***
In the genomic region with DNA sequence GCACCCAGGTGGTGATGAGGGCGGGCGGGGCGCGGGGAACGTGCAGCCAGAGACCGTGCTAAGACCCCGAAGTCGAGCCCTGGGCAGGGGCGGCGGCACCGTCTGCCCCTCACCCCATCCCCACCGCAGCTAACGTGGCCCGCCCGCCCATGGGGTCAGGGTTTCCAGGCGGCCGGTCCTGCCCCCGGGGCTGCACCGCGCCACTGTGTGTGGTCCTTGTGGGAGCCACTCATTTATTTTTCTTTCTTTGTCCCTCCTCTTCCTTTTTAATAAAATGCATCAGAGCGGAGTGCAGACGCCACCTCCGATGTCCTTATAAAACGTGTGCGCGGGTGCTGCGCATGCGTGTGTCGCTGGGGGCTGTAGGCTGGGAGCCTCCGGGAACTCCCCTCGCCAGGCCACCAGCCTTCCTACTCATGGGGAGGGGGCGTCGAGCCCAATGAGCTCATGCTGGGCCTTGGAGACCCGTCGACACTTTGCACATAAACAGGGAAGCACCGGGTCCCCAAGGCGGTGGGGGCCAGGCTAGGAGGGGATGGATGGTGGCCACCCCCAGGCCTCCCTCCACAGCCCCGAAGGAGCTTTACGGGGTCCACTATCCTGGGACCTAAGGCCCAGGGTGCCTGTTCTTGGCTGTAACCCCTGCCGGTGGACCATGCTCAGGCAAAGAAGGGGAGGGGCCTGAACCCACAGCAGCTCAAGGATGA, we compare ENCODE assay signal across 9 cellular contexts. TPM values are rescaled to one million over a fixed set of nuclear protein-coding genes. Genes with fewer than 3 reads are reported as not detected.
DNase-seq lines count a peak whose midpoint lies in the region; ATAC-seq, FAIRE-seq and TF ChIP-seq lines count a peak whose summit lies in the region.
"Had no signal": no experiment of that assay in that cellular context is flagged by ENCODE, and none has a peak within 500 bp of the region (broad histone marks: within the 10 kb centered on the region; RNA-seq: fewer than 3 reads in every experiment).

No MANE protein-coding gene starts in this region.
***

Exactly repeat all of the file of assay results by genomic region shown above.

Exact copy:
In the genomic region with DNA sequence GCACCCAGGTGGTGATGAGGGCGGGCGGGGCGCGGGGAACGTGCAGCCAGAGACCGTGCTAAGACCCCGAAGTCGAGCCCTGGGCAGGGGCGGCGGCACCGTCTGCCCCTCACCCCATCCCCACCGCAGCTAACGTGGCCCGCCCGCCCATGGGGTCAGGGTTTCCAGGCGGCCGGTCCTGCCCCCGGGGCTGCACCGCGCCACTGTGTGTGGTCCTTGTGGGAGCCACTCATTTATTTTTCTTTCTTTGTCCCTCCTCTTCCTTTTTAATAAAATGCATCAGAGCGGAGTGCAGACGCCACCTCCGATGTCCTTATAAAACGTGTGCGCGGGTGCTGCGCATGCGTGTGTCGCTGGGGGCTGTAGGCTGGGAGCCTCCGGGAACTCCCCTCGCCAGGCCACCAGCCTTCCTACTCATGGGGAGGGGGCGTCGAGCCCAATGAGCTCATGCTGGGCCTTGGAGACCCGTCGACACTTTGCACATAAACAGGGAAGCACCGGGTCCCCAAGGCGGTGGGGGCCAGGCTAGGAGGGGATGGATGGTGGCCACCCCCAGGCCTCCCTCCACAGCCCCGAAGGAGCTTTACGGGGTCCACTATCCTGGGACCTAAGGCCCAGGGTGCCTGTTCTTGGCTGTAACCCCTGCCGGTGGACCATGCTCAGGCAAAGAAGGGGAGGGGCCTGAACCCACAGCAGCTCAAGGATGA, we compare ENCODE assay signal across 9 cellular contexts. TPM values are rescaled to one million over a fixed set of nuclear protein-coding genes. Genes with fewer than 3 reads are reported as not detected.
DNase-seq lines count a peak whose midpoint lies in the region; ATAC-seq, FAIRE-seq and TF ChIP-seq lines count a peak whose summit lies in the region.
"Had no signal": no experiment of that assay in that cellular context is flagged by ENCODE, and none has a peak within 500 bp of the region (broad histone marks: within the 10 kb centered on the region; RNA-seq: fewer than 3 reads in every experiment).

No MANE protein-coding gene starts in this region.